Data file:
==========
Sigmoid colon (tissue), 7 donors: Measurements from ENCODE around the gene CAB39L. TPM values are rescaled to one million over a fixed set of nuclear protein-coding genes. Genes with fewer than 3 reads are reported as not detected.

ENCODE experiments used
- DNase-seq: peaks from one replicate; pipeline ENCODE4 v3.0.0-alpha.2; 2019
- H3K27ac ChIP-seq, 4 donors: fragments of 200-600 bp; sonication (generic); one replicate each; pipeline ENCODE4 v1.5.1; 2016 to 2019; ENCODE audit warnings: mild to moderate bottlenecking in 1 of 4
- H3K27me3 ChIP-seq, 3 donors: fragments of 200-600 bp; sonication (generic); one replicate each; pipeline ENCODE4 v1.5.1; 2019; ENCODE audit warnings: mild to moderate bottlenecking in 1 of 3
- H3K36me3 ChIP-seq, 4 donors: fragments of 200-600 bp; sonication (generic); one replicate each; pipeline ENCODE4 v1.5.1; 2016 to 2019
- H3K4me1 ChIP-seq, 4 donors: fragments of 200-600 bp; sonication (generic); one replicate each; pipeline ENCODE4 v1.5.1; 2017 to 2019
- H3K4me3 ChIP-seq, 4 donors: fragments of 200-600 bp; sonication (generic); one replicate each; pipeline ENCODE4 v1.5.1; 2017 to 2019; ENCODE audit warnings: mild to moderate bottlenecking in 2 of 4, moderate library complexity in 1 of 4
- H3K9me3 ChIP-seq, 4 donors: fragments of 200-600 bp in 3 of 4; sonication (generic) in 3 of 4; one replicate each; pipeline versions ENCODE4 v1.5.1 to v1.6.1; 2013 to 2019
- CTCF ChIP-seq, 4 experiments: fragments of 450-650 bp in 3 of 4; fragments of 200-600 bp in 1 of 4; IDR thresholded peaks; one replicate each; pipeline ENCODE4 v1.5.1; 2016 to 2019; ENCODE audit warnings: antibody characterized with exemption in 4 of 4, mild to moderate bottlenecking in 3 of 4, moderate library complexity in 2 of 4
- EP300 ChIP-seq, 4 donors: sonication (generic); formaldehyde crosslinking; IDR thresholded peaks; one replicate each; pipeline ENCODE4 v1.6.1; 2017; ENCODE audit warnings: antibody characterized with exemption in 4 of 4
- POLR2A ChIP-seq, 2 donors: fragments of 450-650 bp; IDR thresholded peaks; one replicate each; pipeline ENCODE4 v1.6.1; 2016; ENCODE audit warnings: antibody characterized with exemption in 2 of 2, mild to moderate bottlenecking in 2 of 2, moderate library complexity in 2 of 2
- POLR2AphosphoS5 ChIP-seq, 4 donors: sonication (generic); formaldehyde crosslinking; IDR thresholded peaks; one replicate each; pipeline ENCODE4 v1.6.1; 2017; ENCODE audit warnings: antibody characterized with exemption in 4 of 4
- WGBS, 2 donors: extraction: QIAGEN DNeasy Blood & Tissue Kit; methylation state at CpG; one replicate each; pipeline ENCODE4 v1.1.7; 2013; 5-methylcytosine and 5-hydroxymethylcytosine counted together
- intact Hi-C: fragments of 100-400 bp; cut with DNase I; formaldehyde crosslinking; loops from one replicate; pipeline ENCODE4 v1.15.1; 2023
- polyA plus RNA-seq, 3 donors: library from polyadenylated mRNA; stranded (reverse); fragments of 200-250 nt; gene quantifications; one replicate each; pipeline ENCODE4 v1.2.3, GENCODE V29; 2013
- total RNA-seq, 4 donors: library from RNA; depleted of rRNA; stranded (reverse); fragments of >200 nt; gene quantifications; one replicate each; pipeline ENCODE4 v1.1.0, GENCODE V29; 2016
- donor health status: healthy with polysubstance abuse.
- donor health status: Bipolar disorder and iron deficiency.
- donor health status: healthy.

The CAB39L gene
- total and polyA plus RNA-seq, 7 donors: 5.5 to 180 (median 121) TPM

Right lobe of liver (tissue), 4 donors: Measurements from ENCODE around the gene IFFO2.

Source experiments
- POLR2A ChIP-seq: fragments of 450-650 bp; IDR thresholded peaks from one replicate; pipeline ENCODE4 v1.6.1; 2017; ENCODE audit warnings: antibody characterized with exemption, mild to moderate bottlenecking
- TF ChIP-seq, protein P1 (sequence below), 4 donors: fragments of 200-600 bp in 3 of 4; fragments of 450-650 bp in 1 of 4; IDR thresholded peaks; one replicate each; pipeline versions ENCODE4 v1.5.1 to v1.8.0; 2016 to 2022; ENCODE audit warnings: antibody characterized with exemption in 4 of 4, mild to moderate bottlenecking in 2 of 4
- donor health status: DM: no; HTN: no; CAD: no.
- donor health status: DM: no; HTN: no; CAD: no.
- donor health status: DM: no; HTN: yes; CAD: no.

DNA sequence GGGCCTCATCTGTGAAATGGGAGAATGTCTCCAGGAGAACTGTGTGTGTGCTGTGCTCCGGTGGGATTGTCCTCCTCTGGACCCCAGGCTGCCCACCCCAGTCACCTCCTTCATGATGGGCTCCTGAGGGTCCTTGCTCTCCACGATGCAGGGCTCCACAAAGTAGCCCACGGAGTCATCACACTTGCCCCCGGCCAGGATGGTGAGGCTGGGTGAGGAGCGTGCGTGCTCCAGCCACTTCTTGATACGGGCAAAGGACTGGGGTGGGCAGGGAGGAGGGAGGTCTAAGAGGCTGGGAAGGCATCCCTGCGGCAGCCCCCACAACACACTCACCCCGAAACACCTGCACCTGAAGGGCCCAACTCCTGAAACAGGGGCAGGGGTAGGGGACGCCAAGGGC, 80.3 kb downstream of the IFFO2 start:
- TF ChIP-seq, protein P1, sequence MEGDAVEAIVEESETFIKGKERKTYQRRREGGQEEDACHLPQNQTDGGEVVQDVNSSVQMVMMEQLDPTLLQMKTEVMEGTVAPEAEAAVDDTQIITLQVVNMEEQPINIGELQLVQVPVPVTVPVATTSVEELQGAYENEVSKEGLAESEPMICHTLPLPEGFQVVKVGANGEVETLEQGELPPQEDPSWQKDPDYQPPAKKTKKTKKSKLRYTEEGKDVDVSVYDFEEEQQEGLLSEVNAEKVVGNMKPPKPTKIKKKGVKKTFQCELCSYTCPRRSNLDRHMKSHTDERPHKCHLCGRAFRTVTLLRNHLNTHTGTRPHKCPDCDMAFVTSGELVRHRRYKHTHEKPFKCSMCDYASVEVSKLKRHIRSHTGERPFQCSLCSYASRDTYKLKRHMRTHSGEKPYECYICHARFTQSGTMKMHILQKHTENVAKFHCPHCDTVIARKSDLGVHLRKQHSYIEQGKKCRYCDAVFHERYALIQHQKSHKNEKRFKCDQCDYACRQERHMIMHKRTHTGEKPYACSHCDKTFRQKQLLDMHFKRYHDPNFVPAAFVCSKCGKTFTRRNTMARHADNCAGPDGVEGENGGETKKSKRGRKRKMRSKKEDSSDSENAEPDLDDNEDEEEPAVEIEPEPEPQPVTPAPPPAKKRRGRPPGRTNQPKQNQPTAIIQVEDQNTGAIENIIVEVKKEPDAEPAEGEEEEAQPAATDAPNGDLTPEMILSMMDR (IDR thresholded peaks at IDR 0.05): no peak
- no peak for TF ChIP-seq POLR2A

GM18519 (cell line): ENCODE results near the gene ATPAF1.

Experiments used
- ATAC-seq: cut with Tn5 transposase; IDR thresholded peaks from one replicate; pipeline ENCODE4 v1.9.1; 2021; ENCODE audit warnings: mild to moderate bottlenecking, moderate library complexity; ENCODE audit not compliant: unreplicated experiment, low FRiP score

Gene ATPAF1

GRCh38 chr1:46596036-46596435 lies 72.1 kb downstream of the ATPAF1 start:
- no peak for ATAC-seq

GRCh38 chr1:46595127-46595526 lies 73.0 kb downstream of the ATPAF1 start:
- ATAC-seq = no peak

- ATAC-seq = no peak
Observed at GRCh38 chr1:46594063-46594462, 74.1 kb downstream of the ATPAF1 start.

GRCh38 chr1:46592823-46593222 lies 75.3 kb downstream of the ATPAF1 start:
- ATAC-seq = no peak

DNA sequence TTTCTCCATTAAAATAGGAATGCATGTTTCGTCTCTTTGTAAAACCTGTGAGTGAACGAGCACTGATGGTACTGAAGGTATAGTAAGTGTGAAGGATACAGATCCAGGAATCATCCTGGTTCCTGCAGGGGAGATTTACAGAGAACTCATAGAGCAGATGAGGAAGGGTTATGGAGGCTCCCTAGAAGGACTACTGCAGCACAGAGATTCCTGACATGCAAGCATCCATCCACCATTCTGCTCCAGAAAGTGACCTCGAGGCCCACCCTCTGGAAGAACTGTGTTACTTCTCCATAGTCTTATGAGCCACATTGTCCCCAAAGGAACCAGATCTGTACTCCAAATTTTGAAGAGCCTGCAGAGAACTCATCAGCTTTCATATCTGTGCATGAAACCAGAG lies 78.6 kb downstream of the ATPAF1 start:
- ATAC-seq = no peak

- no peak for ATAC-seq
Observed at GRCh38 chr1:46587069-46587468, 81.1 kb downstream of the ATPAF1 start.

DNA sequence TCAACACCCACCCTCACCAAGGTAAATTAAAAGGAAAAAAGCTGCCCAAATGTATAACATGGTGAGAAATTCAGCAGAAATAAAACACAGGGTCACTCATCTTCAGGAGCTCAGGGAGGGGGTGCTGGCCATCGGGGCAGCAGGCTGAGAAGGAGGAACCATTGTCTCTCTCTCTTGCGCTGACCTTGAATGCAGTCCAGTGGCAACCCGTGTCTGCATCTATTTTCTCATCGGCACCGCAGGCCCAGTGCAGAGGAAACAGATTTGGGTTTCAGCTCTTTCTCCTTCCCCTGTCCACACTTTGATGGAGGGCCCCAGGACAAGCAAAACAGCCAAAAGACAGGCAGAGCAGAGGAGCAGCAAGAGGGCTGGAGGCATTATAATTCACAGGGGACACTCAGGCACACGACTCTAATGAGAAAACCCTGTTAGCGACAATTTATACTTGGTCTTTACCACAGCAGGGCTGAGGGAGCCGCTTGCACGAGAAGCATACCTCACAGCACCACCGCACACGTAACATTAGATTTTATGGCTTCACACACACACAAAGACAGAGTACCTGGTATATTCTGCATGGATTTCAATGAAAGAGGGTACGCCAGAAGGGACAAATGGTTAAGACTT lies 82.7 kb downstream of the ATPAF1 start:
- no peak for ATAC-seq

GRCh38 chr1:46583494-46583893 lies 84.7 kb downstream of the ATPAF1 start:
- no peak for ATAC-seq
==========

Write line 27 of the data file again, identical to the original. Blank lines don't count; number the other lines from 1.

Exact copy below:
- donor health status: DM: no; HTN: no; CAD: no.